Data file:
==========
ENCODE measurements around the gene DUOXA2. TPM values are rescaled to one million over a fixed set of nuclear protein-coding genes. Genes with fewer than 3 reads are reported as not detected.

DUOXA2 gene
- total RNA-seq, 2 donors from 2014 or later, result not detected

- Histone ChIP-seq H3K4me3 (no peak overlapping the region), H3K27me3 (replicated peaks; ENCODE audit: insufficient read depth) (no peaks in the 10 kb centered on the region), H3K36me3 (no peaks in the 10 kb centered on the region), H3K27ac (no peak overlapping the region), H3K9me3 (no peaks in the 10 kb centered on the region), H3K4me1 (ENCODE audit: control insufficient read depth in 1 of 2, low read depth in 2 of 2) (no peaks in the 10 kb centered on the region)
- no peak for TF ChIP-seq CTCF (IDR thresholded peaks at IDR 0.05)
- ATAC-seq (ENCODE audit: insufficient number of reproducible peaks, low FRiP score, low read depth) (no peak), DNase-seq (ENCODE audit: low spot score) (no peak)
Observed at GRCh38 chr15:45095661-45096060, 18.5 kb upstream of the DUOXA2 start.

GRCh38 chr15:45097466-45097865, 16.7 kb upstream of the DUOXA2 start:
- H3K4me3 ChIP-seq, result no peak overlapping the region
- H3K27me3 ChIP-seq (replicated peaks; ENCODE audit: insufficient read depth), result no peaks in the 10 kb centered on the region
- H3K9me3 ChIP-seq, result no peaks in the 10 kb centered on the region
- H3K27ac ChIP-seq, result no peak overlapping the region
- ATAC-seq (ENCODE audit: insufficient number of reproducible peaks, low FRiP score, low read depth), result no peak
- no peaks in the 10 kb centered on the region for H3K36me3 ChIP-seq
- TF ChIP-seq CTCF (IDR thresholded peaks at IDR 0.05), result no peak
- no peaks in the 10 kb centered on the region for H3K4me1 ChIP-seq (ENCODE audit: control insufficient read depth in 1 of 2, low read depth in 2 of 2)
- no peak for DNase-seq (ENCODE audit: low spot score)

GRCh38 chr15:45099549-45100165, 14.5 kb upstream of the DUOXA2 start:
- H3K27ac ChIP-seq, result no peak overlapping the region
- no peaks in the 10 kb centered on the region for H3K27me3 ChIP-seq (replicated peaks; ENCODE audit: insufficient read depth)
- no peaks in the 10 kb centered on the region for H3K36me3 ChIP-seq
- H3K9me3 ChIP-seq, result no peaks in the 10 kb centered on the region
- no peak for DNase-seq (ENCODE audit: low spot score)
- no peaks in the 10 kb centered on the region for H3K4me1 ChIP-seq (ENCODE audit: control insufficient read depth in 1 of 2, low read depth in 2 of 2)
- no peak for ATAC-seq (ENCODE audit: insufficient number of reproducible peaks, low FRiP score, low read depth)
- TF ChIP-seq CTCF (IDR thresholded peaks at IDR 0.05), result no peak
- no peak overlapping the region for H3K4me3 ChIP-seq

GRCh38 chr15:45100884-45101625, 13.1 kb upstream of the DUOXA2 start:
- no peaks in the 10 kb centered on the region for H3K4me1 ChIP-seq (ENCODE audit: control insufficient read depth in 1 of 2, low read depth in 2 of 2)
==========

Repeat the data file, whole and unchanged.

ENCODE measurements around the gene DUOXA2. TPM values are rescaled to one million over a fixed set of nuclear protein-coding genes. Genes with fewer than 3 reads are reported as not detected.

DUOXA2 gene
- total RNA-seq, 2 donors from 2014 or later, result not detected

- Histone ChIP-seq H3K4me3 (no peak overlapping the region), H3K27me3 (replicated peaks; ENCODE audit: insufficient read depth) (no peaks in the 10 kb centered on the region), H3K36me3 (no peaks in the 10 kb centered on the region), H3K27ac (no peak overlapping the region), H3K9me3 (no peaks in the 10 kb centered on the region), H3K4me1 (ENCODE audit: control insufficient read depth in 1 of 2, low read depth in 2 of 2) (no peaks in the 10 kb centered on the region)
- no peak for TF ChIP-seq CTCF (IDR thresholded peaks at IDR 0.05)
- ATAC-seq (ENCODE audit: insufficient number of reproducible peaks, low FRiP score, low read depth) (no peak), DNase-seq (ENCODE audit: low spot score) (no peak)
Observed at GRCh38 chr15:45095661-45096060, 18.5 kb upstream of the DUOXA2 start.

GRCh38 chr15:45097466-45097865, 16.7 kb upstream of the DUOXA2 start:
- H3K4me3 ChIP-seq, result no peak overlapping the region
- H3K27me3 ChIP-seq (replicated peaks; ENCODE audit: insufficient read depth), result no peaks in the 10 kb centered on the region
- H3K9me3 ChIP-seq, result no peaks in the 10 kb centered on the region
- H3K27ac ChIP-seq, result no peak overlapping the region
- ATAC-seq (ENCODE audit: insufficient number of reproducible peaks, low FRiP score, low read depth), result no peak
- no peaks in the 10 kb centered on the region for H3K36me3 ChIP-seq
- TF ChIP-seq CTCF (IDR thresholded peaks at IDR 0.05), result no peak
- no peaks in the 10 kb centered on the region for H3K4me1 ChIP-seq (ENCODE audit: control insufficient read depth in 1 of 2, low read depth in 2 of 2)
- no peak for DNase-seq (ENCODE audit: low spot score)

GRCh38 chr15:45099549-45100165, 14.5 kb upstream of the DUOXA2 start:
- H3K27ac ChIP-seq, result no peak overlapping the region
- no peaks in the 10 kb centered on the region for H3K27me3 ChIP-seq (replicated peaks; ENCODE audit: insufficient read depth)
- no peaks in the 10 kb centered on the region for H3K36me3 ChIP-seq
- H3K9me3 ChIP-seq, result no peaks in the 10 kb centered on the region
- no peak for DNase-seq (ENCODE audit: low spot score)
- no peaks in the 10 kb centered on the region for H3K4me1 ChIP-seq (ENCODE audit: control insufficient read depth in 1 of 2, low read depth in 2 of 2)
- no peak for ATAC-seq (ENCODE audit: insufficient number of reproducible peaks, low FRiP score, low read depth)
- TF ChIP-seq CTCF (IDR thresholded peaks at IDR 0.05), result no peak
- no peak overlapping the region for H3K4me3 ChIP-seq

GRCh38 chr15:45100884-45101625, 13.1 kb upstream of the DUOXA2 start:
- no peaks in the 10 kb centered on the region for H3K4me1 ChIP-seq (ENCODE audit: control insufficient read depth in 1 of 2, low read depth in 2 of 2)